This custom-built residence was our client’s childhood home, holding sentimental memories for her. Today as a detail-oriented Dentist and her husband, a retired Sea Captain, they wanted to put their own stamp on the house, making it suitable for their own unique lifestyle.
The main objective of the design was to increase the Puget Sound views in every room possible. This
entailed some areas receiving major overhaul, such as the master suite, lesser updates to the kitchen and office, and a surprise remodel to the expansive wine cellar. All these were done while preserving the home’s 1970s-era quirkiness.
In the master bedroom suite, the entire layout was rearranged – tearing down and reclaiming space from the old closet located on the exterior wall blocking, the view of the Sound from the bedroom. Beams were brought in to keep architectural details and create the new structure.
The couple can now lay in bed and see water views in all directions. The
open-suite concept may not be appealing to everyone, but the clients love it! The home, nestled into a hillside, has privacy from surrounding houses. Wall-to-wall windows were installed in the bathroom – even flanking the tub and shower. The entire area is curbless and glass-free, other than a partial wall to protect the bedroom furniture from overspray.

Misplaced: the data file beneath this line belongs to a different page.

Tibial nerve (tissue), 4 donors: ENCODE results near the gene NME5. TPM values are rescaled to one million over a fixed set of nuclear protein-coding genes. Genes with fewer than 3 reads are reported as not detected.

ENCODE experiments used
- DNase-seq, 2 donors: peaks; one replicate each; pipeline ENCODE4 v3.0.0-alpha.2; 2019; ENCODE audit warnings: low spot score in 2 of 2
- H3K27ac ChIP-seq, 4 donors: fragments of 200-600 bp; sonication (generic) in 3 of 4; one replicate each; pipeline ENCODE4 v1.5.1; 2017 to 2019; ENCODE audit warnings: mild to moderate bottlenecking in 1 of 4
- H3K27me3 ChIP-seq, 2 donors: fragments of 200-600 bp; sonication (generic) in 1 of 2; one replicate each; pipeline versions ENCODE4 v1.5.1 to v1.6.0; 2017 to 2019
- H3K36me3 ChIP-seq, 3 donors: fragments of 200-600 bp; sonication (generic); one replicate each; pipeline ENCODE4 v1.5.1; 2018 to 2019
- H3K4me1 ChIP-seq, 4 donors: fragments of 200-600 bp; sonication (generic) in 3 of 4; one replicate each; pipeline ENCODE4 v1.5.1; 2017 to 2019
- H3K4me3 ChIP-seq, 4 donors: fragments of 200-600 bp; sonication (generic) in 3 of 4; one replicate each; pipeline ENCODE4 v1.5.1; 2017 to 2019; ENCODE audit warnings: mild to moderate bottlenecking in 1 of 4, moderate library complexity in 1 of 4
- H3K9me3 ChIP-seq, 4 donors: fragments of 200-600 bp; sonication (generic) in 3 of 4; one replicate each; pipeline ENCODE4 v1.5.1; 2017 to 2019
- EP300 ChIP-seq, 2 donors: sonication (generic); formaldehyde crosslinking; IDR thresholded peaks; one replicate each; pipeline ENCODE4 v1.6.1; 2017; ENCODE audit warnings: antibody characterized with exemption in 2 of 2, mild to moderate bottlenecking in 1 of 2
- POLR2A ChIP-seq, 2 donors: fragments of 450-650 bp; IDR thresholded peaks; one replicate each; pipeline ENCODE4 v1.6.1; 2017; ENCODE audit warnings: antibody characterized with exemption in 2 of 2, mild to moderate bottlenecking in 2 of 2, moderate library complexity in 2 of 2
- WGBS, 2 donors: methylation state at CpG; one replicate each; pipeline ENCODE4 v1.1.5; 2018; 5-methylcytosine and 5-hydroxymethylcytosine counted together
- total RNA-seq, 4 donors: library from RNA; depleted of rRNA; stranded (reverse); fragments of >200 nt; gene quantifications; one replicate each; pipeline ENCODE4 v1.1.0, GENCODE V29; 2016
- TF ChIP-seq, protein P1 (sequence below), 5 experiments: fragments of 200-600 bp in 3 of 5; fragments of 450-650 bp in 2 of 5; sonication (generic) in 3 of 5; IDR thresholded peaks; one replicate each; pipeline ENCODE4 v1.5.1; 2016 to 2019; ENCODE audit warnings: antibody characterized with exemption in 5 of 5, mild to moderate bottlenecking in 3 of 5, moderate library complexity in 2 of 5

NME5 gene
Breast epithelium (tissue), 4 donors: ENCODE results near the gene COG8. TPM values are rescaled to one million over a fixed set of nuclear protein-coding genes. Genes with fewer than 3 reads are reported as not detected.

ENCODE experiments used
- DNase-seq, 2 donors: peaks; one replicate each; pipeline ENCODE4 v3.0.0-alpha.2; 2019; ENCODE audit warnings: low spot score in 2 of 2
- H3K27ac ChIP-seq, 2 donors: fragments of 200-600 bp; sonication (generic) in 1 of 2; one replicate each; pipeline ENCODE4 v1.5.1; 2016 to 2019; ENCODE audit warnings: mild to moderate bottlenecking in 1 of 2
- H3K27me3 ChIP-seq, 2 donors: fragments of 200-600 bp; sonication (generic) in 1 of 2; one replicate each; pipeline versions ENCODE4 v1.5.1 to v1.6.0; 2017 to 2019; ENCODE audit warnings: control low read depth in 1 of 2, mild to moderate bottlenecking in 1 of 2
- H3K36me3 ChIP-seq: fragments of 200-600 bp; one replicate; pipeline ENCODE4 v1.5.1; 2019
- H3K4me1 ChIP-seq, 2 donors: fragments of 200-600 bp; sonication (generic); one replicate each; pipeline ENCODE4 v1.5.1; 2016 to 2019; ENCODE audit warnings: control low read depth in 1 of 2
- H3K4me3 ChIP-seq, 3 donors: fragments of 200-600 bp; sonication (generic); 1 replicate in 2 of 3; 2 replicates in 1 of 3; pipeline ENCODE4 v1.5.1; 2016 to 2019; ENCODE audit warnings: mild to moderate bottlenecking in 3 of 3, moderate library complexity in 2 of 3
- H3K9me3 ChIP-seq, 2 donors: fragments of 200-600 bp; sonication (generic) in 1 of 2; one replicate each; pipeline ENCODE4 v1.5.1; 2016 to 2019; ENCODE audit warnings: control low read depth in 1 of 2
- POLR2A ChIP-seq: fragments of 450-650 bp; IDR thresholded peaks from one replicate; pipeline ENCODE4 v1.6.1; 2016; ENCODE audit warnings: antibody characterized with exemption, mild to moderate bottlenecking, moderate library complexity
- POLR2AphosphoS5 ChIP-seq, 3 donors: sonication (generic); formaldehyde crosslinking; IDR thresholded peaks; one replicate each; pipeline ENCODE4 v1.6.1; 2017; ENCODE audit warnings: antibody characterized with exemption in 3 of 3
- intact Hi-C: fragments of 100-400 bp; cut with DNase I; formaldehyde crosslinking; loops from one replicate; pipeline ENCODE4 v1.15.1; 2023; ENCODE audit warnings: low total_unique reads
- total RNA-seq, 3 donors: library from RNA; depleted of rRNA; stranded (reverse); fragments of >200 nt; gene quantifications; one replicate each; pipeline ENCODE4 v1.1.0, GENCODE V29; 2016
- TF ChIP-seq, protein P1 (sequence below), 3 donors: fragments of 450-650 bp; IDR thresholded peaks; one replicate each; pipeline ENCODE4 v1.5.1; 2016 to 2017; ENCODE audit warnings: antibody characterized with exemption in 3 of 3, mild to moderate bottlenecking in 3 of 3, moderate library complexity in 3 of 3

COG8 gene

- In the kitchen, the clients kept the original oak cabinetry, we simply updated the countertops, backsplash, plumbing fixtures, and appliances including a new combination gas and induction cooktop. To enhance the view from the kitchen table, a laundry closet was removed between the table and adjacent family room. A wall opening was created with a low counter for seating.
- The office was reconfigured removing a large sauna and annexing this space into a larger office for both to share. New windows and built-in cabinetry were added enhancing views and making grander workspaces.
- During construction, our client notified us of a water leak in their wine cellar (they thought had been caused by our work). After investigation, it was found to be ground-water intrusion. This space was a crawl-space – the prior builder had moved dirt to create it, without addressing the water level or drainage. The home’s post and beam construction, along with non-treated lumber was found buried in the un-removed dirt (this eventually could lead to a major failure). To remedy the dirt was excavated, a new concrete footing installed, and sump pump system and water sensors were installed to address future drainage. The expansive wine collection was saved, and no bottles were harmed during construction.